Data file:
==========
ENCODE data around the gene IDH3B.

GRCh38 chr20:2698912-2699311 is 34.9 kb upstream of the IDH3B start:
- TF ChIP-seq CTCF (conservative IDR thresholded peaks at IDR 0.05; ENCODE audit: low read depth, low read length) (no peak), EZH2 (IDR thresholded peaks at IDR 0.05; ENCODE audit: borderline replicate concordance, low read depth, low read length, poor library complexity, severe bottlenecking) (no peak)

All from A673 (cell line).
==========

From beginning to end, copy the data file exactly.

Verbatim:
ENCODE data around the gene IDH3B.

GRCh38 chr20:2698912-2699311 is 34.9 kb upstream of the IDH3B start:
- TF ChIP-seq CTCF (conservative IDR thresholded peaks at IDR 0.05; ENCODE audit: low read depth, low read length) (no peak), EZH2 (IDR thresholded peaks at IDR 0.05; ENCODE audit: borderline replicate concordance, low read depth, low read length, poor library complexity, severe bottlenecking) (no peak)

All from A673 (cell line).